| Stories of Science
Climate Action | Energy Transition
Breaking habits for a green worldWe separate our waste, take shorter showers and there has been an increase in roof-mounted solar panels. Climate psychologist at TU Delft Gerdien de Vries, sees that in the Netherlands we are trying to put our greenest foot forward.
Disasters | Urbanisation & Mobility
Blame culture an obstacle to safety in the chemical sectorEveryone knows small mistakes can have large consequences. Yet when things go wrong in the chemical industry the results can be disastrous, as the recent incident in Beirut shows. Genserik Reniers, Professor of Safety of Hazardous Materials at TU Delft, wants to put safety on the map better than today, in order for human suffering and economic losses to be minimised as much as possible: ‘There's a lot we can achieve relatively easy.’
Digital Society | Responsible Innovation
This is how digital voice assistants influence your lifeVoice assistants, like Alexa or Google Home are taking over households, in the USA anyway, where one in four households owns at least one device. These assistants that promise to make your life so much easier seem harmless, but are they really? TU Delft researcher Olya Kudina is not so sure: ‘They do impact our lives and not only in a good way.’
Responsible Innovation | Serious Gaming
Using persuasive games to improve work atmosphereCultural diversity and a mixture of people with different specialisations in a workplace can boost creativity and effectiveness. It can also lead to misunderstandings, stereotyping and misconception. TU Delft researcher Rens Kortmann studies what persuasive games can do to change that.
Using science to unlock the secrets of cybercrimeWith everyone spending so much time online during the coronavirus crisis, cybercrime has also been on the rise. Criminals are attempting to take advantage of these unsettled times. But not if scientist Rolf van Wegberg and Master's student Jochem van de Laarschot have their way. They are working with the FIOD (Fiscal Information and Investigation Service) to help combat cybercrime.
Urbanisation & Mobility
Can walking and cycling make us healthy and happy?Do walking and cycling make people healthier, or are healthier people more inclined to travel actively? And how does the coronavirus affect our travel behaviour? These are the kinds of questions that scientist Maarten Kroesen is investigating. In his view, situations are often not as simple as they might seem at first glance. He is nevertheless convinced of one thing: we should be walking and cycling more.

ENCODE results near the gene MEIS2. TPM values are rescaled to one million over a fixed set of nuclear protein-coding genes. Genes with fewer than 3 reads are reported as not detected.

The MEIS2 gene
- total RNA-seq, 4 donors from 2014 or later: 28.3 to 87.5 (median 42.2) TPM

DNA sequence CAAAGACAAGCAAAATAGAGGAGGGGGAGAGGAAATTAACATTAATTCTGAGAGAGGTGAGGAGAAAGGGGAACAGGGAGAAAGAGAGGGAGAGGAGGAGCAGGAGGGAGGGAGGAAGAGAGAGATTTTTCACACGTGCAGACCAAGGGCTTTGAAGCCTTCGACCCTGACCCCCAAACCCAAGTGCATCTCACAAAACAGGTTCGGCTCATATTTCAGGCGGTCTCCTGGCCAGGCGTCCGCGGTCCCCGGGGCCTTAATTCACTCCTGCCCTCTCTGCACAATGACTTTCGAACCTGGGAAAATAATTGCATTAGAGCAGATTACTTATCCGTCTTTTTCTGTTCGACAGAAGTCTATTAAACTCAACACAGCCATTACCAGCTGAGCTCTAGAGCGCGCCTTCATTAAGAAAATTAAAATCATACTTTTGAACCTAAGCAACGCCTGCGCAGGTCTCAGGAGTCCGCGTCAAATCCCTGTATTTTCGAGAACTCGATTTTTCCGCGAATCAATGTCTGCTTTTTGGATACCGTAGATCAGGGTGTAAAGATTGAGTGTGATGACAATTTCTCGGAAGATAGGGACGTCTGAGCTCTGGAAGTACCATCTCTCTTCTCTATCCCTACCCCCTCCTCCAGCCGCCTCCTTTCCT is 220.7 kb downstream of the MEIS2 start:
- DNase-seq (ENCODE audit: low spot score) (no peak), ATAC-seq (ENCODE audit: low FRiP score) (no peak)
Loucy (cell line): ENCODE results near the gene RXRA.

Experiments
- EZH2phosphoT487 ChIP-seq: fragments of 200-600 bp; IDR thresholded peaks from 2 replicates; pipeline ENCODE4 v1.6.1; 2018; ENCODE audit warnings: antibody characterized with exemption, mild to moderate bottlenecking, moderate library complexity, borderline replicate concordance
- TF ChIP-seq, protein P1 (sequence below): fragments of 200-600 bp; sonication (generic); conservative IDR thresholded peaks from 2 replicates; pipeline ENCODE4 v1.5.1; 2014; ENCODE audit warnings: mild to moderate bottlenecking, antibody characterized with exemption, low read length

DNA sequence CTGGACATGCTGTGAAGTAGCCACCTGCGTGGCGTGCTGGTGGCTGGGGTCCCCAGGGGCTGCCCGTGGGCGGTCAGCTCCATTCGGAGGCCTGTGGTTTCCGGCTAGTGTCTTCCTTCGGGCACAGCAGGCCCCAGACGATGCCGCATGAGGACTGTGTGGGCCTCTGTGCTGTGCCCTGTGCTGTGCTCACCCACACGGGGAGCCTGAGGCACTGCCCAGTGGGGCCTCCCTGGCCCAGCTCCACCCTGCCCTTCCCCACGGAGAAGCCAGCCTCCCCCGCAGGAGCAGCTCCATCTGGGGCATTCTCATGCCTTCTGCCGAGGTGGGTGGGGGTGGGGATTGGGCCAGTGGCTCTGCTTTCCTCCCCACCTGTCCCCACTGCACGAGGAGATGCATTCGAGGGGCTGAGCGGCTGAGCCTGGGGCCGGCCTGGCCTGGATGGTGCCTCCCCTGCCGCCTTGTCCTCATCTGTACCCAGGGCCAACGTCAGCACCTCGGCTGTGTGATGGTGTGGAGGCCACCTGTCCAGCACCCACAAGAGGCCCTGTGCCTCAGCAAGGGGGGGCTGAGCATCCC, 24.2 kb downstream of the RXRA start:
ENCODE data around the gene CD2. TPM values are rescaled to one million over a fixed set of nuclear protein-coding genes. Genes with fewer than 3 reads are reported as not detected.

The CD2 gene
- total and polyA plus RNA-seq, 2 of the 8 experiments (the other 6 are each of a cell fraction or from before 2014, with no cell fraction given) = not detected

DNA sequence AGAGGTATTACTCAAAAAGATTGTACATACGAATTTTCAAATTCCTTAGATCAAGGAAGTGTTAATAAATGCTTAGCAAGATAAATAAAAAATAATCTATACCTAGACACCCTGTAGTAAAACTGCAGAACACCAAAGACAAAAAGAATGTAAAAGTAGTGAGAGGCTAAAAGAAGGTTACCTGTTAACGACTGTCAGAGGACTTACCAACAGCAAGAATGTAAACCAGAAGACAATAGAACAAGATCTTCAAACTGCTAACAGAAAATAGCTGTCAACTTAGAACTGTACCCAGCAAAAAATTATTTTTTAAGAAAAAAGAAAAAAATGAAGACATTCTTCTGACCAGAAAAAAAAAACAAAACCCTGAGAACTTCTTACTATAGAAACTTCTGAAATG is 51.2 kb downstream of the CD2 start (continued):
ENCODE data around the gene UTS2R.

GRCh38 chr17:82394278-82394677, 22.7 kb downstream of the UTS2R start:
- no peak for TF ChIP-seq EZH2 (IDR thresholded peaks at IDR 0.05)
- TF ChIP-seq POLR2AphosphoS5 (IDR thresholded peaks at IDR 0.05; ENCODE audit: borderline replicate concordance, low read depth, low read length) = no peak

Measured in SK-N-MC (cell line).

Digital society| Global Development | Responsible innovation
Involving the public in policy quandariesThe Dutch lockdown is provisionally set to last until 20 May. So how will life continue after that date? Niek Mouter is researching the public’s preferences with regard to various exit scenarios. It’s a subject that has sparked a lot of interest, with as many as 18,000 people taking part in this Participatory Value Evaluation in the first two days alone.
Climate Action | Disasters | Responsible Innovation
The voice of SolotvynoFormer salt empire Solotvyno is located in western Ukraine. Today, the area suffers from the effects of salt extraction: an unstable subsurface resulting in massive sinkholes that threaten the life of the community. Two researchers from Delft University of Technology participated in a consortium to develop a disaster risk reduction plan together with the community. With the aim of giving the population a voice and building on a safer future. This short documentary provides insight into the process.
Climate Action | Global Development | Water
Resilient water management in India through adaptive policy analysisLeon Hermans and Sharlene Gomes are researching how access to water in rural-urban fringes has changed and are taking stock of vulnerabilities and opportunities for adaptive water management.
TPM in the media
18 September 2020
Filippo Santoni de Sio on Vox.com about social robots
When are robots good for us? And how can they be bad for us? 'When people have the ability to choose freely, and choose to spend time with robots instead of people, that’s a legitimate choice. But the choice has to be authentically free — not just the result of market forces (like tech companies pushing us to adopt addictively entertaining robots) or other economic and social pressures', says Filippo Santoni de Sio, a tech ethics professor at Delft University of Technology in the Netherlands.
03 August 2020
Future energy systems need to be climate proof
Climate policy for future energy systems typically focus on the challenge to make them carbon neutral to avoid climate change.
10 May 2020
Ibo van de Poel in Bij nader inzien over corona app
Ibo van de Poel, hoogleraar ethiek en technologie aan de TU Delft, vraagt zich af of we de corona-app niet net zo uitgebreid moeten testen als een vaccin, alvorens het te gebruiken.